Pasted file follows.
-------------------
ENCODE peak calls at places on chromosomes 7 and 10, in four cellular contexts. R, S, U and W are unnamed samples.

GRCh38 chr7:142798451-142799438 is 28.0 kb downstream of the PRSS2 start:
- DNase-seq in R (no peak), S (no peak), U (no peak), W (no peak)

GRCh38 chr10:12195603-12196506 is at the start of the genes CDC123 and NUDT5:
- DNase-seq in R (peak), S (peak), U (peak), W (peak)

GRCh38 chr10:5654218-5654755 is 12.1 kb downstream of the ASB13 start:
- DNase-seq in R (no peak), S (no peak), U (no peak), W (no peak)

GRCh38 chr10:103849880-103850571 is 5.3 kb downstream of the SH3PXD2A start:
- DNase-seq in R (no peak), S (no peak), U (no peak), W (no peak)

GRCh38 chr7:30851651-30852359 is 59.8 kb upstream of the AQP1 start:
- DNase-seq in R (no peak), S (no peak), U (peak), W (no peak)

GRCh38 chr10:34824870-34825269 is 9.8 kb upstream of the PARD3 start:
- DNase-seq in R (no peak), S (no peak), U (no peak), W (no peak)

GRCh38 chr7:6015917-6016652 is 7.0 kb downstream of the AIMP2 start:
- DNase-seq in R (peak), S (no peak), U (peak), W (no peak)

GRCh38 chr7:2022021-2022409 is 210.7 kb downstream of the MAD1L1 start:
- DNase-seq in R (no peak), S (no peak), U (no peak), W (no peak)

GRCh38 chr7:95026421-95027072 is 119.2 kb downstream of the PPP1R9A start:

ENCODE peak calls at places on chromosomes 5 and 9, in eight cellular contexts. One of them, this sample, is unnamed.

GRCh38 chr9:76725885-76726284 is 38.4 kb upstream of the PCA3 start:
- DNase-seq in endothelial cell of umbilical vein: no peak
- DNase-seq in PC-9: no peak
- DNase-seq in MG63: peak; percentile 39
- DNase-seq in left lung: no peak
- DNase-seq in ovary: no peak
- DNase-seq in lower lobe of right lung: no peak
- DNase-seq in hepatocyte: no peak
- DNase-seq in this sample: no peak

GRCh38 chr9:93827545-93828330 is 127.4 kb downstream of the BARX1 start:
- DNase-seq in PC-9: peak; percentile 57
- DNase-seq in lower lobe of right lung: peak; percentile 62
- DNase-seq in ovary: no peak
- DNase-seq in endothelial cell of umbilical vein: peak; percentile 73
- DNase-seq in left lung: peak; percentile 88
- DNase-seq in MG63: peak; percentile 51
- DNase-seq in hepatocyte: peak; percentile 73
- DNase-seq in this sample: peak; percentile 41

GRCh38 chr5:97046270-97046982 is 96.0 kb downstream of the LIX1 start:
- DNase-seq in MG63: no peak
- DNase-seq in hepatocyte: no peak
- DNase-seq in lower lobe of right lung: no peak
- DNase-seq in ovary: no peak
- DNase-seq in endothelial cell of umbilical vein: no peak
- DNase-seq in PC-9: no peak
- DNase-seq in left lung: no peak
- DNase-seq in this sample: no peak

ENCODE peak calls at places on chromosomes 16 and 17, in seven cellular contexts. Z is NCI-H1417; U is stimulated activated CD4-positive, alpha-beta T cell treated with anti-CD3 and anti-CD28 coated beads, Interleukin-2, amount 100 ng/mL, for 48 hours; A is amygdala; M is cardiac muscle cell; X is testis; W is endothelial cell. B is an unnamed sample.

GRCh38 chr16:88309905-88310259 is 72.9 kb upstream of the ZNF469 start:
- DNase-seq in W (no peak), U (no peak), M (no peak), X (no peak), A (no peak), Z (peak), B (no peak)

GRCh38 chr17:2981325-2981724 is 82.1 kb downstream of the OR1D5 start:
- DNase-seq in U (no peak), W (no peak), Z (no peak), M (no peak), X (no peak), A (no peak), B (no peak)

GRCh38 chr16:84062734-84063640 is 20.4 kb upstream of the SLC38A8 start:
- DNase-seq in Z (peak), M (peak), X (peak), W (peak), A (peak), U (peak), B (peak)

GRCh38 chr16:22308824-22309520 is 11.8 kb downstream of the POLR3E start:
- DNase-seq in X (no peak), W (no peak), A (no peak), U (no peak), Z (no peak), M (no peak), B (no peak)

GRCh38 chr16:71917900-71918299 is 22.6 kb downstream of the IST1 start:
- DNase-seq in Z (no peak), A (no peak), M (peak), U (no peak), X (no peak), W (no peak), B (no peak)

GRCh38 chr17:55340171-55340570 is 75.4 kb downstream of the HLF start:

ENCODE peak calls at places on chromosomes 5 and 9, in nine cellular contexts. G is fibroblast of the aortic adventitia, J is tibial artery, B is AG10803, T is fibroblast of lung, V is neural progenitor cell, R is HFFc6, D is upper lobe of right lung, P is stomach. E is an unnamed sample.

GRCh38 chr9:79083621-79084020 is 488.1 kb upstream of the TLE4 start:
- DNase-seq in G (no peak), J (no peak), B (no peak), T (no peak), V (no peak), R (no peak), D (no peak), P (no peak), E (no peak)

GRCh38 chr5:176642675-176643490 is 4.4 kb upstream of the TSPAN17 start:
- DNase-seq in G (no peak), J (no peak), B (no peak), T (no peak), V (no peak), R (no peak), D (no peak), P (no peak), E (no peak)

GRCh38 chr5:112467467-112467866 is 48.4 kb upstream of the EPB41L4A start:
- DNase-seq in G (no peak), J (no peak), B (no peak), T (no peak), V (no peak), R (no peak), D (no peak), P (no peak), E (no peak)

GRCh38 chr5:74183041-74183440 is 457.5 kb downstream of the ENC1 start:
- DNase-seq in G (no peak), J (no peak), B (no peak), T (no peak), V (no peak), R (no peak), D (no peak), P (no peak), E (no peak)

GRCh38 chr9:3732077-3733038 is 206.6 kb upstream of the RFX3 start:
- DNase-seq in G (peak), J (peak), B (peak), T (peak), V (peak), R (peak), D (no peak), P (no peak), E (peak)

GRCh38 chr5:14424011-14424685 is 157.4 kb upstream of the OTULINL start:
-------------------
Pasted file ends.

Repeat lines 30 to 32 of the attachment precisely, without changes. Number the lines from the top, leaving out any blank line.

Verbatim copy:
- DNase-seq in PC-9: peak; percentile 57
- DNase-seq in lower lobe of right lung: peak; percentile 62
- DNase-seq in ovary: no peak